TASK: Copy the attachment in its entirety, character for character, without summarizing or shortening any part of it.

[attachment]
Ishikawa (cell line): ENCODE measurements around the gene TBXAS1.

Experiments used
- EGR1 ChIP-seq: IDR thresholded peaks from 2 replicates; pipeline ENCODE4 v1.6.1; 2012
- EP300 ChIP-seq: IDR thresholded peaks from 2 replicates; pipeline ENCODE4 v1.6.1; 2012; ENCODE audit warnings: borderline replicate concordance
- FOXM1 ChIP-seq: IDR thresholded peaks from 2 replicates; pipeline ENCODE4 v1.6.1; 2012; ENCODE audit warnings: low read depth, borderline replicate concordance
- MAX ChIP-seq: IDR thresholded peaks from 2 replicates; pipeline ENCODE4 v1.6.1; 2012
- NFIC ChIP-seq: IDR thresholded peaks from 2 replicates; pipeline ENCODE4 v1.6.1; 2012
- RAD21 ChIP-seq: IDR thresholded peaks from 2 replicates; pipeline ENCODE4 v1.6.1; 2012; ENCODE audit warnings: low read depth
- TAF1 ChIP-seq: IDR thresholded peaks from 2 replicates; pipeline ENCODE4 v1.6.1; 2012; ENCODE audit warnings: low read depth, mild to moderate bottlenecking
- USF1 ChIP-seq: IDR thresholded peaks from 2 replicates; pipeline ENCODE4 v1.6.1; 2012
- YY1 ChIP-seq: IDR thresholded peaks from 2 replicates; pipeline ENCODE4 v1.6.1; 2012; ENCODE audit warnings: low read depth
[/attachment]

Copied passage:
Ishikawa (cell line): ENCODE measurements around the gene TBXAS1.

Experiments used
- EGR1 ChIP-seq: IDR thresholded peaks from 2 replicates; pipeline ENCODE4 v1.6.1; 2012
- EP300 ChIP-seq: IDR thresholded peaks from 2 replicates; pipeline ENCODE4 v1.6.1; 2012; ENCODE audit warnings: borderline replicate concordance
- FOXM1 ChIP-seq: IDR thresholded peaks from 2 replicates; pipeline ENCODE4 v1.6.1; 2012; ENCODE audit warnings: low read depth, borderline replicate concordance
- MAX ChIP-seq: IDR thresholded peaks from 2 replicates; pipeline ENCODE4 v1.6.1; 2012
- NFIC ChIP-seq: IDR thresholded peaks from 2 replicates; pipeline ENCODE4 v1.6.1; 2012
- RAD21 ChIP-seq: IDR thresholded peaks from 2 replicates; pipeline ENCODE4 v1.6.1; 2012; ENCODE audit warnings: low read depth
- TAF1 ChIP-seq: IDR thresholded peaks from 2 replicates; pipeline ENCODE4 v1.6.1; 2012; ENCODE audit warnings: low read depth, mild to moderate bottlenecking
- USF1 ChIP-seq: IDR thresholded peaks from 2 replicates; pipeline ENCODE4 v1.6.1; 2012
- YY1 ChIP-seq: IDR thresholded peaks from 2 replicates; pipeline ENCODE4 v1.6.1; 2012; ENCODE audit warnings: low read depth